Barnes & Noble has just revealed its Wi-Fi-only Nook, the first serious attempt at undercutting Amazon's Kindle e-reader business with a store and hardware combo. But it's more than that: It's a sign of the changing e-reader game.
The Nook Wi-Fi is basically the same as the original 3G-enabled Nook e-reader, with all the expensive 3G wireless tech taken out. Think of it as the Nook equivalent to the Wi-Fi-only iPad—and just as with Apple's machines, the simpler device costs less as there's less hardware inside. The clever thing B&N has done is to pin the price point of the Wi-Fi-only Nook at just $149. That's a truly magical price, and since the device comes with the huge B&N e-bookstore ecosystem behind it, and has that funky color touchscreen aboard it'll no doubt attract many a shopper who'd been previously shy of buying an e-reader through cost implications—or not wanting to buy a totally new class of device from a cheap but unheard-of provider. The limitations of only being able to download new books or use the Nook's Web powers only when in range of a wireless network won't really be an issue for many folk just looking to buy their first digital book reader, particularly at that attractive price.
But B&N have done more than this—the price of the original 3G-powered Nook has also been dropped to just $199, making it the "first under-$200 dedicated full-featured e-book reader that offers both free 3G wireless and Wi-Fi connectivity" according to B&N's press release. It's potent stuff, and it makes Amazon's Kindle 2, with no color screen and an aging-looking design look like even more of an expensive dinosaur at $259. B&N are, of course, trying to leverage cheaper hardware sales to lure potential buyers away from the glitzy but more expensive Apple iPad, and the booksellers are also really trying to push their hardware so that the users will then buy more e-books from B&N rather than any other e-retailer—like Amazon.
Yet the move is also symbolic of the e-reader's only true option in the changing mobile-device market: The beginning of the race to the bottom. It's a parallel to the netbook phenomenon, which saw a cheap, low-powered reinvention of the notebook PC hit the market and attract buyers because of its cheap price and perceived hardware benefits (like a long battery life). The strategy worked at an incredible pace at first, because the prices were so ridiculous and seemed to be getting ever-cheaper. But then the average Joe became aware of the netbook's serious limitations, and its supposedly longer battery life suddenly seemed less attractive. Now the phenomenon is over, and the netbook is merely another class of computer to buy—at a lower price, with many fewer capabilities. This is how the e-reader market is likely to go too: The device's only real benefits are the e-ink screens, which are marketed as easier on the eye than tablet PC's LCD units, and longer battery life. Starting from this simple basis, the machines can hardly get smarter as they'll start to compete with full-on tablets, and the e-ink technology just can't deliver video or even simple gaming or web-browsing very well, so they'll just have to get cheaper and cheaper in order to attract users.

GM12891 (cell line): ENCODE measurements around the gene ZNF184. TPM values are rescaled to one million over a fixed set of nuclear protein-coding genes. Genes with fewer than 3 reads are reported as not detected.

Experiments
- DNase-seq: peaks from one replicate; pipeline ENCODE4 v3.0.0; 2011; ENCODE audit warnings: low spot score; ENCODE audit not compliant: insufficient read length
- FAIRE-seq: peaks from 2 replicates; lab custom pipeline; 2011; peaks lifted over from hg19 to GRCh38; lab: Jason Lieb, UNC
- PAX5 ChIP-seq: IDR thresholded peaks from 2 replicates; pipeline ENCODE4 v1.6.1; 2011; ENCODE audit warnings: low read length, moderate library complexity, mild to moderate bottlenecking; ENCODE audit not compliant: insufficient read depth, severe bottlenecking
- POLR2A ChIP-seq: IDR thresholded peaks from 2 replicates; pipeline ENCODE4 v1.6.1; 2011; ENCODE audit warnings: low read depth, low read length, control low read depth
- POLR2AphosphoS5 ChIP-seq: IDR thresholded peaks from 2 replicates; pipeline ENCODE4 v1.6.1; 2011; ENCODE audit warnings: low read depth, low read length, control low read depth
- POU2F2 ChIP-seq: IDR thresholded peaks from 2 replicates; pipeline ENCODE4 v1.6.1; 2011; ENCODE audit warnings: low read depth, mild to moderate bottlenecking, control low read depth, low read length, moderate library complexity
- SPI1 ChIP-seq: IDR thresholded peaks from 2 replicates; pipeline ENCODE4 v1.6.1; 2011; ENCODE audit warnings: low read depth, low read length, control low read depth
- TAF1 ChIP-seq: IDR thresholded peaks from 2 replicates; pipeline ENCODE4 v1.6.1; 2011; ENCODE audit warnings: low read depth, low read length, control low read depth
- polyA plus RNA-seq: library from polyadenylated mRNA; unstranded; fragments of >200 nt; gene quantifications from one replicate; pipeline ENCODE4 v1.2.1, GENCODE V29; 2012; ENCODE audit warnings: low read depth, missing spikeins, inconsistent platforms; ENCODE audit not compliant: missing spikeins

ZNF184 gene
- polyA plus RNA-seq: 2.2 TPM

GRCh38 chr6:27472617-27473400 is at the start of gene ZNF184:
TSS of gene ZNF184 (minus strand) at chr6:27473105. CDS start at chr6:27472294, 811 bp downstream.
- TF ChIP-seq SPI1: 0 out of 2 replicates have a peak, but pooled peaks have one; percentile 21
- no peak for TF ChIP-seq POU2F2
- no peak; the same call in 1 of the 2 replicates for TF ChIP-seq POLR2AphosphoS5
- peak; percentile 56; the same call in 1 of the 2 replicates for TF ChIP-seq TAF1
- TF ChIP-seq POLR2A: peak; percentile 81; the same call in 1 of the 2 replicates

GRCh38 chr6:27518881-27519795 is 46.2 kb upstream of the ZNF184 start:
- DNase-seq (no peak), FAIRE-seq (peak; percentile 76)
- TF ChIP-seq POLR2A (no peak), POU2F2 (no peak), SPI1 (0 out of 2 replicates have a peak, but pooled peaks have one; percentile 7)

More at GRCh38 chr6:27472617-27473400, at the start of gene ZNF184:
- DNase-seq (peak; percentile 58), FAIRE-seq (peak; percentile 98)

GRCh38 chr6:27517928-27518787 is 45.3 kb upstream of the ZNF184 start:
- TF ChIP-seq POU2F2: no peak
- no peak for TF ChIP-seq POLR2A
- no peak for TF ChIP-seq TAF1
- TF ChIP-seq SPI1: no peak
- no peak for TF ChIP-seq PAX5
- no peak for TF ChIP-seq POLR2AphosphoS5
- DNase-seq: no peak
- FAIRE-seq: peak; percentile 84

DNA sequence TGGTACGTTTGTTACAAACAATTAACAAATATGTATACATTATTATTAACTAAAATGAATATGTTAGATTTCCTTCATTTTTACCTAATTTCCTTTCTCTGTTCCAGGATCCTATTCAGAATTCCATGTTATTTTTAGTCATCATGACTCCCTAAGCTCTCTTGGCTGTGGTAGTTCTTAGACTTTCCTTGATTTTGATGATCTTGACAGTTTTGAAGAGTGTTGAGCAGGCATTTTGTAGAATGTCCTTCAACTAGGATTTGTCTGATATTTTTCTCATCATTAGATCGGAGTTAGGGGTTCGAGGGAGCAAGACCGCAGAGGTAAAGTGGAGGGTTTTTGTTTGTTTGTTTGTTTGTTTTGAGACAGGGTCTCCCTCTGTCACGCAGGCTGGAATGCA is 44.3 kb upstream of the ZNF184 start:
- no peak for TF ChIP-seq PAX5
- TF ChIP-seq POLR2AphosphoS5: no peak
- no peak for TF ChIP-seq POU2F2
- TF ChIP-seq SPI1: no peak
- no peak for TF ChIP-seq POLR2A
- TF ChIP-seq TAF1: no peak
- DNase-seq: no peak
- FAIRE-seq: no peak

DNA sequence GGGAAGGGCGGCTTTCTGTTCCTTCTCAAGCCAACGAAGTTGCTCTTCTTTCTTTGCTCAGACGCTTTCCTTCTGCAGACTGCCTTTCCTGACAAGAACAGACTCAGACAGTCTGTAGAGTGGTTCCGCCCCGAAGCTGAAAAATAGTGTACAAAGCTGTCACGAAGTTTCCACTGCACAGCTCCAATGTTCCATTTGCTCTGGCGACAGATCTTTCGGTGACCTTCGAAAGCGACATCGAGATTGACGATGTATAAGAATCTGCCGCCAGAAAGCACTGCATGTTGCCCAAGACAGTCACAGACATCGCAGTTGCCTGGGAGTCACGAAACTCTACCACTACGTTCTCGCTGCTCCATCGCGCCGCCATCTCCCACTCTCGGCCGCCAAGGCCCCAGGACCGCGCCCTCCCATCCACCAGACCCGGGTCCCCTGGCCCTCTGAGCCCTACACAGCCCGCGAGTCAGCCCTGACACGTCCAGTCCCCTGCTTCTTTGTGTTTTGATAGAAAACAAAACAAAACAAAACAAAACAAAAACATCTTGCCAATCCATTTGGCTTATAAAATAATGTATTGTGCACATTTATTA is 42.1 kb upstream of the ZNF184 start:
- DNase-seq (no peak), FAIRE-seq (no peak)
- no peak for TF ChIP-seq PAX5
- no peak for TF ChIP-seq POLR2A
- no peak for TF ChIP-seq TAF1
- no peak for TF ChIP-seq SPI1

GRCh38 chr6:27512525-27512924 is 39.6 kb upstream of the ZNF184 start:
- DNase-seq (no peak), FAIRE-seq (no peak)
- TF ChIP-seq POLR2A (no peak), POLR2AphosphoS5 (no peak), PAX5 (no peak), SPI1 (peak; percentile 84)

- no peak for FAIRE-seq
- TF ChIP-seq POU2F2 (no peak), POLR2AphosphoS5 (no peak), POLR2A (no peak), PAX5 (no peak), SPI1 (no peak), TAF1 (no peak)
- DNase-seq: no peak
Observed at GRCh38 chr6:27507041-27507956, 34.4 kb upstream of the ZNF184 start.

Despite efforts by even the great Ray Kurzweil to beef up the way e-readers work (why is their pagination and font control so poor? why are the UIs insufferable?) the e-reader is, I think, doomed. This race to the bottom will work for a bit, and then the phenomenon will fizzle, and the e-reader will tag along as another mobile PC form factor, with a few specialist benefits which'll appeal to some users. Its place will be taken with the all-purpose tablet PC ... just as soon as folk realize there's more you can do with these, and that the LCD screen is absolutely fine for reading from.